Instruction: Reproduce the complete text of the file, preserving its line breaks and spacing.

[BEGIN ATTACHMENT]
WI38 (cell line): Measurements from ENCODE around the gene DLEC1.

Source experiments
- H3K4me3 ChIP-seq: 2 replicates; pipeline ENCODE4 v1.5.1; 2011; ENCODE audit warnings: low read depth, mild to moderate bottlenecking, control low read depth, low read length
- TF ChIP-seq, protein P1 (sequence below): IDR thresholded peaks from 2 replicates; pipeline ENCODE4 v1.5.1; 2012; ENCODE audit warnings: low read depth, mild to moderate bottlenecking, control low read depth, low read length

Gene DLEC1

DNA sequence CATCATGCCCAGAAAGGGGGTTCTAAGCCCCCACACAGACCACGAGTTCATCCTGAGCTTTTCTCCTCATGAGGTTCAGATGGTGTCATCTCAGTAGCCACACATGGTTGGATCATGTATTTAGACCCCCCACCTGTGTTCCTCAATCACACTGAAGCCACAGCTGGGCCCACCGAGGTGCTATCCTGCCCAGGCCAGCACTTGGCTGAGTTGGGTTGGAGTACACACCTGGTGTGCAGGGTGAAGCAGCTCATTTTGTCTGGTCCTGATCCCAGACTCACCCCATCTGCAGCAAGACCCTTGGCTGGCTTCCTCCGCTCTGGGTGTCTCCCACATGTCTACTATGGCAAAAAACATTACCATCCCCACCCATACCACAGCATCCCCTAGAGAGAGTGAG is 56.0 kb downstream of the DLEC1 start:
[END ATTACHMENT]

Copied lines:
WI38 (cell line): Measurements from ENCODE around the gene DLEC1.

Source experiments
- H3K4me3 ChIP-seq: 2 replicates; pipeline ENCODE4 v1.5.1; 2011; ENCODE audit warnings: low read depth, mild to moderate bottlenecking, control low read depth, low read length
- TF ChIP-seq, protein P1 (sequence below): IDR thresholded peaks from 2 replicates; pipeline ENCODE4 v1.5.1; 2012; ENCODE audit warnings: low read depth, mild to moderate bottlenecking, control low read depth, low read length

Gene DLEC1

DNA sequence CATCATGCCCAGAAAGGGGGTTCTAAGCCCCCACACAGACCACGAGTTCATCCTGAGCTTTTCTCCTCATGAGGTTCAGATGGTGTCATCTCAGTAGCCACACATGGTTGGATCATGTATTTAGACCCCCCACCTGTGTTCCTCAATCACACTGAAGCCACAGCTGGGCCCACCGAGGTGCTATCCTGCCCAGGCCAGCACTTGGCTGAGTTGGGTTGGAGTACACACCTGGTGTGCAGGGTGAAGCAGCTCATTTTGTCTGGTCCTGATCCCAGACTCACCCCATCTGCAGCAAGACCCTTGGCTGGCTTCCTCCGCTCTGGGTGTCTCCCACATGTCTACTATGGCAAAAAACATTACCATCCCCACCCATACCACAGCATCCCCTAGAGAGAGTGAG is 56.0 kb downstream of the DLEC1 start: